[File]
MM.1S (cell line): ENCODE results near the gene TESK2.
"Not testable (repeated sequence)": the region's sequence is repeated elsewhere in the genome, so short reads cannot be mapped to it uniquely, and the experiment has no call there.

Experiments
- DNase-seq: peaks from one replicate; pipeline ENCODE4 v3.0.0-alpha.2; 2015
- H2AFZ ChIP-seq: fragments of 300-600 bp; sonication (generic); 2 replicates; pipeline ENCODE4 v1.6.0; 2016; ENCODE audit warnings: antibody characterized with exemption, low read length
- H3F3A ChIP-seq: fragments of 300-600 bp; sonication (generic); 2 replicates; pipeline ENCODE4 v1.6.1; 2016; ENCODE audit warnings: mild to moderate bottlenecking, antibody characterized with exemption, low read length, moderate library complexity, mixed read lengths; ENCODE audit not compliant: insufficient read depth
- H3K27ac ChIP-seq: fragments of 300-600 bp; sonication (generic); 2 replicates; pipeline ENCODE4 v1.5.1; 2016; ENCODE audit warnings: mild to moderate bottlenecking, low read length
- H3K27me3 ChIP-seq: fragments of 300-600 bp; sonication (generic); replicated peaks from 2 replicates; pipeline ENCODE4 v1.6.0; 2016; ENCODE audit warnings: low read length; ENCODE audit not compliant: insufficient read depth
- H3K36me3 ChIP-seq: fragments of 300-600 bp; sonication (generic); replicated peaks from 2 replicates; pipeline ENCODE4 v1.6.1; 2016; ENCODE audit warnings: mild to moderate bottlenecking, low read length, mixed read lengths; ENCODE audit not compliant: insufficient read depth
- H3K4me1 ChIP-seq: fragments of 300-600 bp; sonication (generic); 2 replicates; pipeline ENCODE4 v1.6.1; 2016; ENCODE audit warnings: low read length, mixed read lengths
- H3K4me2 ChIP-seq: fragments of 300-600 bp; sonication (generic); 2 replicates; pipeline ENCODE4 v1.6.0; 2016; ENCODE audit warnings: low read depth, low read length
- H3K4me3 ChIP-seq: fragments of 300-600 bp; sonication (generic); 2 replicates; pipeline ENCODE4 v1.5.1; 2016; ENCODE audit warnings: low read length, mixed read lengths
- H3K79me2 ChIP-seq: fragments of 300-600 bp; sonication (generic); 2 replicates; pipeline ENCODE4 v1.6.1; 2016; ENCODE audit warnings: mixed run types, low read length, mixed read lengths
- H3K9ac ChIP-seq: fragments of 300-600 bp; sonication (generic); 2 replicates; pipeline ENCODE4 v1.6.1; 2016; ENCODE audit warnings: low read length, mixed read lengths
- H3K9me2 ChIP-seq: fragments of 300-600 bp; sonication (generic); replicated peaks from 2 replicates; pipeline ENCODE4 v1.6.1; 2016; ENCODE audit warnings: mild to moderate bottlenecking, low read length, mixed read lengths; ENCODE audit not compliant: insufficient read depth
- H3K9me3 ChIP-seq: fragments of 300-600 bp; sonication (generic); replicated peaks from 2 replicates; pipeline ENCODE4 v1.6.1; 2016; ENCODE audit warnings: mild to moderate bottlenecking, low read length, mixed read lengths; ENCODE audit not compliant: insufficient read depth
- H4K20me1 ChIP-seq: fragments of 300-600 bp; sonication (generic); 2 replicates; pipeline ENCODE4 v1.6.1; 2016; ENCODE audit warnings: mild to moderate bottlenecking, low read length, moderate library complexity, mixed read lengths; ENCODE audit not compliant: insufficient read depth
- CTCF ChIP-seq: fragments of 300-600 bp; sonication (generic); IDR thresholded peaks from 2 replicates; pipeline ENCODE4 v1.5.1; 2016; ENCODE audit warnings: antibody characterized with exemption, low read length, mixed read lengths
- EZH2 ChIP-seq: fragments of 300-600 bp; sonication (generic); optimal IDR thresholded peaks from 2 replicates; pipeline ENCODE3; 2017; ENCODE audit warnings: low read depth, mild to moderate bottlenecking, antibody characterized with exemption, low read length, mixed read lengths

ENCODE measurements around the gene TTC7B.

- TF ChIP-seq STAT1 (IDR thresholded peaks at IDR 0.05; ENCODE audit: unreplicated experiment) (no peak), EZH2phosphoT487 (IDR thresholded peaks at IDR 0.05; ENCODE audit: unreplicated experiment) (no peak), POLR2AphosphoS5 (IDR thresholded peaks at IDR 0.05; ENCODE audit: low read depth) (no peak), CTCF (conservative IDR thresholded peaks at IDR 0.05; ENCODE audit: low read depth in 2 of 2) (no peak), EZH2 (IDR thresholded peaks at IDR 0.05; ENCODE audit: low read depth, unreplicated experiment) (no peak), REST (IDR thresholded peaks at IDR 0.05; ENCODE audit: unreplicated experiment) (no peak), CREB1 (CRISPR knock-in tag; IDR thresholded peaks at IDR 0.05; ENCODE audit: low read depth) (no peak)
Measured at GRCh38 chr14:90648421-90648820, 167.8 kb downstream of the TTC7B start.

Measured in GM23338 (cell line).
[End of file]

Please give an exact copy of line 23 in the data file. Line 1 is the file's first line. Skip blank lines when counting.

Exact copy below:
Measured in GM23338 (cell line).